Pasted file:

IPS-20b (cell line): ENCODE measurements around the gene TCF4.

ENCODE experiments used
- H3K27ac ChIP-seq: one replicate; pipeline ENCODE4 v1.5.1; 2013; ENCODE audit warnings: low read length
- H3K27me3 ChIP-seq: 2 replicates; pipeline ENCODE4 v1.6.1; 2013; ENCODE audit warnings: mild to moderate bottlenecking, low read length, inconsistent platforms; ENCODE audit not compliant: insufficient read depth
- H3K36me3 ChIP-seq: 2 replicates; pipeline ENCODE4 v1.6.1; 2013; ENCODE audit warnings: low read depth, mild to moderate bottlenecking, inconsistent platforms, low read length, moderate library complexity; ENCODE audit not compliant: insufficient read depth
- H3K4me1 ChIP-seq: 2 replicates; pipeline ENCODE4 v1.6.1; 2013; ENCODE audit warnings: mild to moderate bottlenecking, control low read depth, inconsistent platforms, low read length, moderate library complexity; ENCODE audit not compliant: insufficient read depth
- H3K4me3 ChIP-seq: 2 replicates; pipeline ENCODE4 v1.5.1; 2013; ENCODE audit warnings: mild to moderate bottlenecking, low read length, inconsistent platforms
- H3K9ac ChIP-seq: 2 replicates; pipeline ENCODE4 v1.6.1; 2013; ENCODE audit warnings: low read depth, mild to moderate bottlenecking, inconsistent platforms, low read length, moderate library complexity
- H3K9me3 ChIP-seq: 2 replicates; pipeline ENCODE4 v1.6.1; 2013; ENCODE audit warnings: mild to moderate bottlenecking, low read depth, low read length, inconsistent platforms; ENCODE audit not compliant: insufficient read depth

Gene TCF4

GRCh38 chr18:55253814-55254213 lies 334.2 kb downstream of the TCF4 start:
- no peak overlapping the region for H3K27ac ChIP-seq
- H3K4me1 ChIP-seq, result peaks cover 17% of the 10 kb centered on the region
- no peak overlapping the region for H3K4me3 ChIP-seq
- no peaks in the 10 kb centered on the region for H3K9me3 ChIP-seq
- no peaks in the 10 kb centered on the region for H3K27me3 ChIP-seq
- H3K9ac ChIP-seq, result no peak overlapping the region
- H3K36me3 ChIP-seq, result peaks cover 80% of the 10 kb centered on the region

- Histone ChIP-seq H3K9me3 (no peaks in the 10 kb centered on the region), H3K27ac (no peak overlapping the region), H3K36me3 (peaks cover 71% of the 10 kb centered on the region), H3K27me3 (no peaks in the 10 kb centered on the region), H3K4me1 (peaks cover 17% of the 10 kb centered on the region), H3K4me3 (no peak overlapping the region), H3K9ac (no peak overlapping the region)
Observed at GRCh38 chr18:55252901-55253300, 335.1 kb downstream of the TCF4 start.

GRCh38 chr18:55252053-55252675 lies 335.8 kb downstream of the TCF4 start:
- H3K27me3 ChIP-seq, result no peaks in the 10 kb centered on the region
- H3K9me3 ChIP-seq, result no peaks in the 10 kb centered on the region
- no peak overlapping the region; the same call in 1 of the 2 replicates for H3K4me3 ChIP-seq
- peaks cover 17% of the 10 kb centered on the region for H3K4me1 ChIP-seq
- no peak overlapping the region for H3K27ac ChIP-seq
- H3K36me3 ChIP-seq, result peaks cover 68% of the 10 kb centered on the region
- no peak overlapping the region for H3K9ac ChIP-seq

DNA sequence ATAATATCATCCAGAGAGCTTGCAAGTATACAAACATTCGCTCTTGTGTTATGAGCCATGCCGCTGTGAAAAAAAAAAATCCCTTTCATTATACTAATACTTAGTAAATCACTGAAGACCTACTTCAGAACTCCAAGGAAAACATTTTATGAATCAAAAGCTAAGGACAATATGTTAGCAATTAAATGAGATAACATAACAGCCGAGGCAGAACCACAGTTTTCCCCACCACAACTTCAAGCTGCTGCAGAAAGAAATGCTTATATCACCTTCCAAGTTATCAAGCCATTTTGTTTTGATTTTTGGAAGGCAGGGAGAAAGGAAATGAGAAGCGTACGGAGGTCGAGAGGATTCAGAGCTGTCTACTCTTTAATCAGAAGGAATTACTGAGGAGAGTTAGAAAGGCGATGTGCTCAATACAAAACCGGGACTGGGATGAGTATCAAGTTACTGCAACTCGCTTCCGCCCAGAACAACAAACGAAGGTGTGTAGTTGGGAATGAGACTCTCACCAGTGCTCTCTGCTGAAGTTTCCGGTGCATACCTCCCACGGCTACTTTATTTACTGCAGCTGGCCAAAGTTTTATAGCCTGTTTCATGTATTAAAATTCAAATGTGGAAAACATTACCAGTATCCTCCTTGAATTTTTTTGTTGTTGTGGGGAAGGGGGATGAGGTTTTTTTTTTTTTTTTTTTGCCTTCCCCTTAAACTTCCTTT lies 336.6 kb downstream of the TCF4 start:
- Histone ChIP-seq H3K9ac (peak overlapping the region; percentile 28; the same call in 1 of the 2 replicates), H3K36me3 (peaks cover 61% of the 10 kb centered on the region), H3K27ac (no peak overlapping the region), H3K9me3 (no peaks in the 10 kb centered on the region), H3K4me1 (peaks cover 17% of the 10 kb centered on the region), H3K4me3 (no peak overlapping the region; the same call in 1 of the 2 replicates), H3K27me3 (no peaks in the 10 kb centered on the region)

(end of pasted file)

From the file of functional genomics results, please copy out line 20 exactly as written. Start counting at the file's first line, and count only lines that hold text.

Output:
Observed at GRCh38 chr18:55252901-55253300, 335.1 kb downstream of the TCF4 start.